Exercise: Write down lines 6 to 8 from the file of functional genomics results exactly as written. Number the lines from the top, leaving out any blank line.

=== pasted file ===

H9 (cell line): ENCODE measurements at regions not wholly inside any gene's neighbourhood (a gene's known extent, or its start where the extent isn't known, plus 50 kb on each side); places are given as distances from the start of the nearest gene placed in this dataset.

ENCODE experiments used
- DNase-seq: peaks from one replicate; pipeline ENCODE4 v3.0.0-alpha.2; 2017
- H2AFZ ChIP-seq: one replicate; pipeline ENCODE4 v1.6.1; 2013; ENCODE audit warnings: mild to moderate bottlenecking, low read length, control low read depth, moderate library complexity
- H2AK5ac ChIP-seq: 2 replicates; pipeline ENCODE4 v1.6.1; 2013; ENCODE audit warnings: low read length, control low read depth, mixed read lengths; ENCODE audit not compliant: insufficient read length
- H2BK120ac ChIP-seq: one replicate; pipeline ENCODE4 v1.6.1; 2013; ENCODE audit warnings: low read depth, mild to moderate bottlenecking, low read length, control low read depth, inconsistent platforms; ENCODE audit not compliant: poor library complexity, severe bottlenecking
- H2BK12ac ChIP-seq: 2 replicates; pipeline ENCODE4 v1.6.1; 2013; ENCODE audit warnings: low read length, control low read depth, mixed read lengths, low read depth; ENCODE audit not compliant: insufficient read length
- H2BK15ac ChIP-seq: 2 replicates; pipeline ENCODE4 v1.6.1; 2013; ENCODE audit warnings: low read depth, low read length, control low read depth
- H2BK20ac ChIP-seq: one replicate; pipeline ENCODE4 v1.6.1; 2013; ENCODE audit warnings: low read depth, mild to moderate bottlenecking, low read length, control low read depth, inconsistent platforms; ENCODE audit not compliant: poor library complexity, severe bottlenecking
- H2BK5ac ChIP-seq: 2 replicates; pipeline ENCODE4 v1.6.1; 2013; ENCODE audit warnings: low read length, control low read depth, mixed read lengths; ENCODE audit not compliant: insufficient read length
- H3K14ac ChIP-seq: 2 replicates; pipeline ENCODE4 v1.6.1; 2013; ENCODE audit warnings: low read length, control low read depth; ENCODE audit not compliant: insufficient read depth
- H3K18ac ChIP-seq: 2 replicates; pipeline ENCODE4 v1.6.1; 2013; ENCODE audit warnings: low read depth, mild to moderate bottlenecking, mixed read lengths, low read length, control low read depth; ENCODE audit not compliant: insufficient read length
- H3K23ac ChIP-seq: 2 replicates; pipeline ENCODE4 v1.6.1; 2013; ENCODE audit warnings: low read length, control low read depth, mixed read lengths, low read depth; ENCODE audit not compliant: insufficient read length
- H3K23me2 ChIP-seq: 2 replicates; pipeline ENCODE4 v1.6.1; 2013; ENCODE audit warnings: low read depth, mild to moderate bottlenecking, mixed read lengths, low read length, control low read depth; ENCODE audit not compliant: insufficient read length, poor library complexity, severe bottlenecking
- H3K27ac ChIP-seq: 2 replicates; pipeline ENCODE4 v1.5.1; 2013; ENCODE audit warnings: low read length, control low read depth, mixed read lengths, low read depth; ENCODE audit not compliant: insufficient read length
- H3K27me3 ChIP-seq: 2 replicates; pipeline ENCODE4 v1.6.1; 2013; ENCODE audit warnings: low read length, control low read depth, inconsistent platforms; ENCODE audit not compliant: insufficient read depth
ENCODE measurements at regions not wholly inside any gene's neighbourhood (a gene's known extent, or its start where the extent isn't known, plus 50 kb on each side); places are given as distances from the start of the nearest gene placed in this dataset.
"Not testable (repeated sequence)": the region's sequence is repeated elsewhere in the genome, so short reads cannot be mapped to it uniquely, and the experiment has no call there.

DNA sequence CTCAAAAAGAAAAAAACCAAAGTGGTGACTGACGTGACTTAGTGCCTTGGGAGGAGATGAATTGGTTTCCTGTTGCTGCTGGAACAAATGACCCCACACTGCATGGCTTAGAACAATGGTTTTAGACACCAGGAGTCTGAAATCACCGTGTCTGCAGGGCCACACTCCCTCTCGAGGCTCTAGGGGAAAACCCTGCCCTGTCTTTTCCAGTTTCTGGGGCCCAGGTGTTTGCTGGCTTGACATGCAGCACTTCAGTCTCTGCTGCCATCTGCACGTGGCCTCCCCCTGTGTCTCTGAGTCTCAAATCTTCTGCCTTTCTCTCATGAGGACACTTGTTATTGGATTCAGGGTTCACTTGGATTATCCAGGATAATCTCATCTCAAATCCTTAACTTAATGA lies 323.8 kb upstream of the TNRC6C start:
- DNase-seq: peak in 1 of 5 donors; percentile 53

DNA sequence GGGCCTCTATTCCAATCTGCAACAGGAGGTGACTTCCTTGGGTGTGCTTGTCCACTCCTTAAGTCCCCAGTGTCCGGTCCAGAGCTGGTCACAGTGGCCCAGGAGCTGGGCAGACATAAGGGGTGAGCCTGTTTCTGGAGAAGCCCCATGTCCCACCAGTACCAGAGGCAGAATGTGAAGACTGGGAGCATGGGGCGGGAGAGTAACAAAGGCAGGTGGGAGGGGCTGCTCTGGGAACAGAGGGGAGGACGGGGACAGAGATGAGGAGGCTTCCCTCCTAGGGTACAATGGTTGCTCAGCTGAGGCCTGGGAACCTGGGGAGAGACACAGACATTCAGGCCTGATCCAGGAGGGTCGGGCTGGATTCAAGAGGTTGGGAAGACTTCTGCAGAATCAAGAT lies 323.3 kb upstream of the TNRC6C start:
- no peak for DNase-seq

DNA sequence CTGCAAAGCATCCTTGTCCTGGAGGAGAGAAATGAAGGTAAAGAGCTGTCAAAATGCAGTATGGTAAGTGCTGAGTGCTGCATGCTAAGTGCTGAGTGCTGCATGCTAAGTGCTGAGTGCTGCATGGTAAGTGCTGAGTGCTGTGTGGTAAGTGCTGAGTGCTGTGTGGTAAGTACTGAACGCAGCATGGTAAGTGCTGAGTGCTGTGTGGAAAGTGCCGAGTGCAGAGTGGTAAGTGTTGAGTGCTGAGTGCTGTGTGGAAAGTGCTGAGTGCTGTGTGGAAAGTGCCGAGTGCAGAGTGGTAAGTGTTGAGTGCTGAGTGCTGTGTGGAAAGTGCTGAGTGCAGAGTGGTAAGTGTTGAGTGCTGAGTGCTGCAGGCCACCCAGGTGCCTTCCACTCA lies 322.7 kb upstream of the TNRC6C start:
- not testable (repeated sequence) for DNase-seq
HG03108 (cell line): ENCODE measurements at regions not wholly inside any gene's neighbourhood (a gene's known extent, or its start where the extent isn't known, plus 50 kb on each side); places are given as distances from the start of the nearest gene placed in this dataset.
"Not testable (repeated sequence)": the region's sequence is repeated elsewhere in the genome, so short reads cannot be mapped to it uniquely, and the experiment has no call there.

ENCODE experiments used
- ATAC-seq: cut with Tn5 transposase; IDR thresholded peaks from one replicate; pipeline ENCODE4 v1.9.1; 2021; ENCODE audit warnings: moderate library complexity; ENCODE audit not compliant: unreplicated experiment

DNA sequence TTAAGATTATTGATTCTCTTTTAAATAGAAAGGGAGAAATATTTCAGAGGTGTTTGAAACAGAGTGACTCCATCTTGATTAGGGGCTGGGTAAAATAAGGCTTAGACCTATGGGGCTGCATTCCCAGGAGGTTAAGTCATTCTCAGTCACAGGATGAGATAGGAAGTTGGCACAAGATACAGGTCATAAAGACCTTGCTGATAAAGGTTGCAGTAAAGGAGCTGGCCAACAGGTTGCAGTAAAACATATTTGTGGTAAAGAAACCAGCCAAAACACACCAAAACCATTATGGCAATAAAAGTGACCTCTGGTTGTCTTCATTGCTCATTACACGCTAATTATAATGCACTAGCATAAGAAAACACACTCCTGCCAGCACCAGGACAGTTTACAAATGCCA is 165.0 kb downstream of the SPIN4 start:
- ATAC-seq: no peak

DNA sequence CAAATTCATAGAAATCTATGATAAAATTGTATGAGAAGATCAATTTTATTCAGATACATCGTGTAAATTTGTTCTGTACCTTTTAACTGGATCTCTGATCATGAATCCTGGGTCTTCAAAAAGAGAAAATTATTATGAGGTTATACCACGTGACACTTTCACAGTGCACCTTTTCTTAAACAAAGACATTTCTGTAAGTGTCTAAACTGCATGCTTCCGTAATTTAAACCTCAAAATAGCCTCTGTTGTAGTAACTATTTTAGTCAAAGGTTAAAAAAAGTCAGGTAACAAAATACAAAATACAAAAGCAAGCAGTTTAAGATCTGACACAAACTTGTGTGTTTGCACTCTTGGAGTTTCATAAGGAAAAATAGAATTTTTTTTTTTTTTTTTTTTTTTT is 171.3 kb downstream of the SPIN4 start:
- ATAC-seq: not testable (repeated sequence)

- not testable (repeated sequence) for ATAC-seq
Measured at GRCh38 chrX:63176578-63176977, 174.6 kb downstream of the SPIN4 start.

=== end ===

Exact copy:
- H2BK120ac ChIP-seq: one replicate; pipeline ENCODE4 v1.6.1; 2013; ENCODE audit warnings: low read depth, mild to moderate bottlenecking, low read length, control low read depth, inconsistent platforms; ENCODE audit not compliant: poor library complexity, severe bottlenecking
- H2BK12ac ChIP-seq: 2 replicates; pipeline ENCODE4 v1.6.1; 2013; ENCODE audit warnings: low read length, control low read depth, mixed read lengths, low read depth; ENCODE audit not compliant: insufficient read length
- H2BK15ac ChIP-seq: 2 replicates; pipeline ENCODE4 v1.6.1; 2013; ENCODE audit warnings: low read depth, low read length, control low read depth